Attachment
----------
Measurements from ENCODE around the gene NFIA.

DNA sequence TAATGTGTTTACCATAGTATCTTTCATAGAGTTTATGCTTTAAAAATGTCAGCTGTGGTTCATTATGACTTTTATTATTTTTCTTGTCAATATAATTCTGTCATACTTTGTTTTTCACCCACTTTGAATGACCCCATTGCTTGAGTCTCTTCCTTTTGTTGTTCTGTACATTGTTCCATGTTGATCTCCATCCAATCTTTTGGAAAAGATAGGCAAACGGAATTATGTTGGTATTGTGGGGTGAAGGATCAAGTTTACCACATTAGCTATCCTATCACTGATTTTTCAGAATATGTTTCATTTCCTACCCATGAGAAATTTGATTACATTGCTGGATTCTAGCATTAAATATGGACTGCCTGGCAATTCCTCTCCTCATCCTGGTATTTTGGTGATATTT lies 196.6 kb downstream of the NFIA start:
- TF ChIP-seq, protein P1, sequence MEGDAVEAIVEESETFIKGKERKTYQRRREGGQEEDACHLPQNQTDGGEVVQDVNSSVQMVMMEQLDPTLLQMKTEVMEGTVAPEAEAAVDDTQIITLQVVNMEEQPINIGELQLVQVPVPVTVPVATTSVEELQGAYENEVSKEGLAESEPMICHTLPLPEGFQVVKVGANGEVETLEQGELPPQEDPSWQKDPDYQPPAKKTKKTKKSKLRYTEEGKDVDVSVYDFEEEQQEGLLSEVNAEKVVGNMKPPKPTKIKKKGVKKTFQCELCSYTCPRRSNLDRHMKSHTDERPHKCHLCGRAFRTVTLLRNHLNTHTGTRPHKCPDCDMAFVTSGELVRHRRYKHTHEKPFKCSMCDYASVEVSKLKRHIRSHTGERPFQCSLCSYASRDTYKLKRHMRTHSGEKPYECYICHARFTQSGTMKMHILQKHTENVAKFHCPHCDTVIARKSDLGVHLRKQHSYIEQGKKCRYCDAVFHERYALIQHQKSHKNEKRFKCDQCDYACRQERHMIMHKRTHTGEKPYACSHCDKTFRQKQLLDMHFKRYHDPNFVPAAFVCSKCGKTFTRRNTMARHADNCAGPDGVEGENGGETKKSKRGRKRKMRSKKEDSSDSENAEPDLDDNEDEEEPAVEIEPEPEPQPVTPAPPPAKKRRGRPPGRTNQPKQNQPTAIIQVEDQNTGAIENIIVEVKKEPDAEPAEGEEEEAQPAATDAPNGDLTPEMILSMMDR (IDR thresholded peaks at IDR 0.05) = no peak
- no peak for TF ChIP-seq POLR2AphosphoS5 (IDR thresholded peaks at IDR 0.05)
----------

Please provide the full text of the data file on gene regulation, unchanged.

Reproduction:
Measurements from ENCODE around the gene NFIA.

DNA sequence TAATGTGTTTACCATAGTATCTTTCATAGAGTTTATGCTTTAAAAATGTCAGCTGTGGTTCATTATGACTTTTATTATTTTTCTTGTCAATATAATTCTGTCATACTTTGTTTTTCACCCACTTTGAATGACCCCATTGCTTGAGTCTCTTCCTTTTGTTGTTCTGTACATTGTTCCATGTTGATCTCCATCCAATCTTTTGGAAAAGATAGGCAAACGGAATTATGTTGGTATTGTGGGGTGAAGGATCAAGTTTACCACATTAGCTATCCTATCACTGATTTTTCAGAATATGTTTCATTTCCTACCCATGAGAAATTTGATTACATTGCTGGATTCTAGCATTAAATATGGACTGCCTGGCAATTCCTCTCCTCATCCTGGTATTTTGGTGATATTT lies 196.6 kb downstream of the NFIA start:
- TF ChIP-seq, protein P1, sequence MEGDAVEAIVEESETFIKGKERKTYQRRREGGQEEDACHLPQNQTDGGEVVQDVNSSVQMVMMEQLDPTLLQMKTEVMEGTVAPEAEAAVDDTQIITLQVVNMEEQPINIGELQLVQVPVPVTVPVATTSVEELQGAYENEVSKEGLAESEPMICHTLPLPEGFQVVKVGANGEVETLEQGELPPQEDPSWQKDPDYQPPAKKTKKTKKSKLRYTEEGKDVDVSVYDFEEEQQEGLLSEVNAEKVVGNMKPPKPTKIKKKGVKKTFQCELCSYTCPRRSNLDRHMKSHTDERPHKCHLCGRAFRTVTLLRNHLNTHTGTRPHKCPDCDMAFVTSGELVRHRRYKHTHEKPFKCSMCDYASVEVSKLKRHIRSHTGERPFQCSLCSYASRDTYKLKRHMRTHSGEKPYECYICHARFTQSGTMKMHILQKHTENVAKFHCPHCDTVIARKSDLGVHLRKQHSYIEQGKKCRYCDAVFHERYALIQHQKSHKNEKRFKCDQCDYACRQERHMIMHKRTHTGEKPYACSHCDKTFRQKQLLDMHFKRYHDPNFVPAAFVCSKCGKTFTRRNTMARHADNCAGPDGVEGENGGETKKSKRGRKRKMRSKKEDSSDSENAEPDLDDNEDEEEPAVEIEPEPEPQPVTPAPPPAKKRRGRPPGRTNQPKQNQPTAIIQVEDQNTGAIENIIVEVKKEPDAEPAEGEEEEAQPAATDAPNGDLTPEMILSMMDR (IDR thresholded peaks at IDR 0.05) = no peak
- no peak for TF ChIP-seq POLR2AphosphoS5 (IDR thresholded peaks at IDR 0.05)